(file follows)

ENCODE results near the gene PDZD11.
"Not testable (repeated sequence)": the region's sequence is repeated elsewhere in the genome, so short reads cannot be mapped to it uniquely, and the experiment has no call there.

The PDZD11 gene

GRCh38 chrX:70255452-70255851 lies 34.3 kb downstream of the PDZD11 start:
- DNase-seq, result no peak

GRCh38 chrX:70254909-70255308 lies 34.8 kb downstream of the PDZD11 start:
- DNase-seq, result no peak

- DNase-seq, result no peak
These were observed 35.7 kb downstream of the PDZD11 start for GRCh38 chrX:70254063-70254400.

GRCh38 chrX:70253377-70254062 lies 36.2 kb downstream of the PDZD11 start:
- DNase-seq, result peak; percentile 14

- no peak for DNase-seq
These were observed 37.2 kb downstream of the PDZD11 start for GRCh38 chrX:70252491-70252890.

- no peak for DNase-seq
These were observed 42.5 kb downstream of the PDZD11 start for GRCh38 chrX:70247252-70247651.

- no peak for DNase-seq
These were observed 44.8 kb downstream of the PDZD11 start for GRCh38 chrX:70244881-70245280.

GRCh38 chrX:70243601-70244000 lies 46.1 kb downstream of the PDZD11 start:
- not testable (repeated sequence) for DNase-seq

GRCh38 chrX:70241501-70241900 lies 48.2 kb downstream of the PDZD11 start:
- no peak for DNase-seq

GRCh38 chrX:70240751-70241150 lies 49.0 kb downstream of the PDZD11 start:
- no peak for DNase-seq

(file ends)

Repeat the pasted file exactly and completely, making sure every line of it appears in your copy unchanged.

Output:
ENCODE results near the gene PDZD11.
"Not testable (repeated sequence)": the region's sequence is repeated elsewhere in the genome, so short reads cannot be mapped to it uniquely, and the experiment has no call there.

The PDZD11 gene

GRCh38 chrX:70255452-70255851 lies 34.3 kb downstream of the PDZD11 start:
- DNase-seq, result no peak

GRCh38 chrX:70254909-70255308 lies 34.8 kb downstream of the PDZD11 start:
- DNase-seq, result no peak

- DNase-seq, result no peak
These were observed 35.7 kb downstream of the PDZD11 start for GRCh38 chrX:70254063-70254400.

GRCh38 chrX:70253377-70254062 lies 36.2 kb downstream of the PDZD11 start:
- DNase-seq, result peak; percentile 14

- no peak for DNase-seq
These were observed 37.2 kb downstream of the PDZD11 start for GRCh38 chrX:70252491-70252890.

- no peak for DNase-seq
These were observed 42.5 kb downstream of the PDZD11 start for GRCh38 chrX:70247252-70247651.

- no peak for DNase-seq
These were observed 44.8 kb downstream of the PDZD11 start for GRCh38 chrX:70244881-70245280.

GRCh38 chrX:70243601-70244000 lies 46.1 kb downstream of the PDZD11 start:
- not testable (repeated sequence) for DNase-seq

GRCh38 chrX:70241501-70241900 lies 48.2 kb downstream of the PDZD11 start:
- no peak for DNase-seq

GRCh38 chrX:70240751-70241150 lies 49.0 kb downstream of the PDZD11 start:
- no peak for DNase-seq